TOS, OAC & ASMBS Comments Healthy, Hunger-free Kids Act, May 2013

TOS, OAC & ASMBS Comments Healthy, Hunger-free Kids Act, May 2013

Submitted by
The Obesity Society
Obesity Action Coalition
American Society for Metabolic and Bariatric Surgery

The Obesity Society, Obesity Action Coalition, and American Society for metabolic and Bariatric Surgery support the U.S. Department of Agriculture’s (USDA) effort to implement regulations to improve the quality and healthfulness of school meals, including competitive foods. The impact of the new policy could be substantial, given that approximately 50 million children participate in these federal programs, most of whom are low income and may be at higher risk of developing obesity. We recognize that the consumption of healthy foods at school cannot by itself cure the epidemic of obesity among our country’s children, but we believe that these changes are one important step in that direction. The policy makes appropriate exemptions for a limited number of school fundraisers.

We support thoughtful, evidence-based, common sense approaches to improving public health, provided these are also evaluated for effectiveness. Like other policies, such as calorie labeling, we recognize that these policies must be evaluated. However, we believe that as public health measures, they have an extremely small likelihood of causing harm, and a good chance of making positive change. We respectfully suggest that it is possible to evaluate the effects of these policy changes on the overall quality of children’s diets and health, and that efforts should be made to conduct such evaluations.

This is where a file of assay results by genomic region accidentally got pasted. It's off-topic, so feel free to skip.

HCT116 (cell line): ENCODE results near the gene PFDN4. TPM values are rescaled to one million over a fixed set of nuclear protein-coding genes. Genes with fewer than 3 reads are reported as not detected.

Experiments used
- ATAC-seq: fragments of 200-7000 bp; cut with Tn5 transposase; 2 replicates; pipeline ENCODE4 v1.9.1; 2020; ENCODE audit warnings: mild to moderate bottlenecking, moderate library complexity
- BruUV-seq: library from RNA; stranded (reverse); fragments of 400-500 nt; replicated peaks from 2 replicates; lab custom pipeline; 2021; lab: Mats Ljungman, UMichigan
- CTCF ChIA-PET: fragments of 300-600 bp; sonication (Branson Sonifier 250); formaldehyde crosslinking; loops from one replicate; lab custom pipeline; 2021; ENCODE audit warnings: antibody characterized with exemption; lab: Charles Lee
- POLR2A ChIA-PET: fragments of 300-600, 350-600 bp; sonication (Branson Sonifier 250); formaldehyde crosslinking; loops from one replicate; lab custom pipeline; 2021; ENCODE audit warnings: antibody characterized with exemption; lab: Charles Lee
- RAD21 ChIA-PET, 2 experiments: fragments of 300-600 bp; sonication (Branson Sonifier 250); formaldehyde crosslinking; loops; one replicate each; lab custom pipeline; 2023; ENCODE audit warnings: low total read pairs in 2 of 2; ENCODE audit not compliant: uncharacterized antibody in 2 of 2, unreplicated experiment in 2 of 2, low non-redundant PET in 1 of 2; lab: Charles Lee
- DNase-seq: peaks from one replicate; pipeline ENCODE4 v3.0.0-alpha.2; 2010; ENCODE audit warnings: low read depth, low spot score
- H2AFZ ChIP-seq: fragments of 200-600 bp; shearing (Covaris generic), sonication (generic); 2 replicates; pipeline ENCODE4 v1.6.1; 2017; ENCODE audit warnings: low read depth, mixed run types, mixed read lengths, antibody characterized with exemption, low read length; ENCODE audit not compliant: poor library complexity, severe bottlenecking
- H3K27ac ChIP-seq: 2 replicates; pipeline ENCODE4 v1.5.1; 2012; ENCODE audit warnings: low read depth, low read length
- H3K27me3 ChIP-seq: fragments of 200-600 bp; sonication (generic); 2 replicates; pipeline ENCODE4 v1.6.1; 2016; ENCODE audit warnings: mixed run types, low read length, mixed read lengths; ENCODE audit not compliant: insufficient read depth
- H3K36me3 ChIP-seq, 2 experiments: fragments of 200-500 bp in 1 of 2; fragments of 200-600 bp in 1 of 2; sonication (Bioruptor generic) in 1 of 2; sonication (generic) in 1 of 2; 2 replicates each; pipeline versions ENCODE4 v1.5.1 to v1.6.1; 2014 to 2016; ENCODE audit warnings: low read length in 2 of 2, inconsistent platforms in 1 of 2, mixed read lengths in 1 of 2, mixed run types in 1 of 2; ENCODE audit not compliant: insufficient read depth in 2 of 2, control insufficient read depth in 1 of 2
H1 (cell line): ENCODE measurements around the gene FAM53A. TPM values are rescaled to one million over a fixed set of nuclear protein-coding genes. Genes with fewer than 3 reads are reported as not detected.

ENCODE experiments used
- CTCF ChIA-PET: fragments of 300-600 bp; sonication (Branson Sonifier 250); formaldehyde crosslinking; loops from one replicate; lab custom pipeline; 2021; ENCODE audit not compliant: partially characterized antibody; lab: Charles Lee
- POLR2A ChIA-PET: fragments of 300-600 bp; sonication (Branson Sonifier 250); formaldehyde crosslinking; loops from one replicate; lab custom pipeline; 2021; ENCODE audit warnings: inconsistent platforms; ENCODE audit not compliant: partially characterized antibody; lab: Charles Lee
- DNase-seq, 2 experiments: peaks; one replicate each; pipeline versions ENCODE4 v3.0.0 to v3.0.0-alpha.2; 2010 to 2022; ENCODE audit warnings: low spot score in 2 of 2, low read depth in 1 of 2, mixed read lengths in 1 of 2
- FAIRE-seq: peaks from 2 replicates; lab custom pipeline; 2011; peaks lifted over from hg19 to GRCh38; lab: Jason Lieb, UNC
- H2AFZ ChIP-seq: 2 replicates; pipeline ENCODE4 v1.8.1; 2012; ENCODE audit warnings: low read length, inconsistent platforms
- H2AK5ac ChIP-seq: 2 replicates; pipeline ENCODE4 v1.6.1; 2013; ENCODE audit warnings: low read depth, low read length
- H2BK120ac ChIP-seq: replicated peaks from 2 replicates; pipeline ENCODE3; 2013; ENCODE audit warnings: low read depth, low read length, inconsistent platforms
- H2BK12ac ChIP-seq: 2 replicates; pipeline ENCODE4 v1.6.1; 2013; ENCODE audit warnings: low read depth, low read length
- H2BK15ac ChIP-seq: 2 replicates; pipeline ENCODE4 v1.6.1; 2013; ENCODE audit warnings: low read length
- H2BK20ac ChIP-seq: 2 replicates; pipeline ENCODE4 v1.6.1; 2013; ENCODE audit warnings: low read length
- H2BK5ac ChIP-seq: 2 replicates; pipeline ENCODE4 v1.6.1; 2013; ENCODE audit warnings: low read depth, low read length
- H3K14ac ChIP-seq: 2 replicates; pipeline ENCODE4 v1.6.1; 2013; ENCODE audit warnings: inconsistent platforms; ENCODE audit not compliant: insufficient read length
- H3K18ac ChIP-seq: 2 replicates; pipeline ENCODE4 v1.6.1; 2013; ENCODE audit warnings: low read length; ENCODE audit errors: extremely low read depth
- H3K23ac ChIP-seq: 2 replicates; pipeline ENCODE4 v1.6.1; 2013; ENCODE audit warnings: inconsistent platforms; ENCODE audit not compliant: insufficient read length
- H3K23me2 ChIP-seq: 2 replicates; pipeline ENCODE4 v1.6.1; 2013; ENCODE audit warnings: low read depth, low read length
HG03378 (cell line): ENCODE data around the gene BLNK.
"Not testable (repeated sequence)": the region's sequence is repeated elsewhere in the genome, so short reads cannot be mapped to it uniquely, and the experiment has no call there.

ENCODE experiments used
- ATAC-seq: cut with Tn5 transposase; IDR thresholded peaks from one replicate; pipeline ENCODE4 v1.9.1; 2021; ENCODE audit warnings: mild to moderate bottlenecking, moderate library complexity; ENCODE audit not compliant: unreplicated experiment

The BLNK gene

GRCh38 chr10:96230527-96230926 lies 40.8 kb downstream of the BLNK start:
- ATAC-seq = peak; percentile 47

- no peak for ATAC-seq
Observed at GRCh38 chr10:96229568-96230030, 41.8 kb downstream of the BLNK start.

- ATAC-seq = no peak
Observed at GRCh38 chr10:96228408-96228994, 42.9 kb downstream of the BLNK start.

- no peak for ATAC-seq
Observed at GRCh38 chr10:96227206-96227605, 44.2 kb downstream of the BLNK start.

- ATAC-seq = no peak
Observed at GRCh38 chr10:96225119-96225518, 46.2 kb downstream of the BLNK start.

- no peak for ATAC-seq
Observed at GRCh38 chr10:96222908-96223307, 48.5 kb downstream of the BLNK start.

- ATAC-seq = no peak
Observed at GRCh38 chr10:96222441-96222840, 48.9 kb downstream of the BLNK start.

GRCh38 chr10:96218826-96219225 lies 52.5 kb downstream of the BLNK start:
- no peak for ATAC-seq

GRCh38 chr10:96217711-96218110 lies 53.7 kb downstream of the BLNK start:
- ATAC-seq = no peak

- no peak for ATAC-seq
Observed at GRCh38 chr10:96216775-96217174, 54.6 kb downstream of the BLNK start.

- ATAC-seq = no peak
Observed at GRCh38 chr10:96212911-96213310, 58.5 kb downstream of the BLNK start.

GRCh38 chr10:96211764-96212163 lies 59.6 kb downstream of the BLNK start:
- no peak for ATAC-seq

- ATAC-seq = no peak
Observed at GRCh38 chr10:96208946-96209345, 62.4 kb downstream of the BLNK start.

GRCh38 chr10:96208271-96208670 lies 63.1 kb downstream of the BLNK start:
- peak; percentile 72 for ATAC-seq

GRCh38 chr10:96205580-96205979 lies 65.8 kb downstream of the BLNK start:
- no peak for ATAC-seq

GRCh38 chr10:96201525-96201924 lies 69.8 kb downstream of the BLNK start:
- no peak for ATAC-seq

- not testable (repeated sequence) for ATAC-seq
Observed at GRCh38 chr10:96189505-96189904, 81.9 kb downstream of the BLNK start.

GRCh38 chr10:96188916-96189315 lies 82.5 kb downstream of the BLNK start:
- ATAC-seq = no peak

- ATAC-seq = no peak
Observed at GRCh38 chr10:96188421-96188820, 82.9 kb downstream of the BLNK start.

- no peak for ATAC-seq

While this is a very detailed set of regulations and we would be happy to provide in-depth analysis at the request of the USDA, we note two initial concerns and suggest the following. First, in the section “Food Requirements”, it should be clear that the document is referring to one serving of food. Second, we respectfully suggest that the policy should include foods sold during “after school hours.” Otherwise, we believe it may be easy to get around the policy by selling unhealthy foods on a regular, even daily basis, at various school events (e.g., sporting events) which start only 30 minutes after the end of the school day.

Again, we are encouraged by USDA’s attention to improving our children’s health and for these strong standards.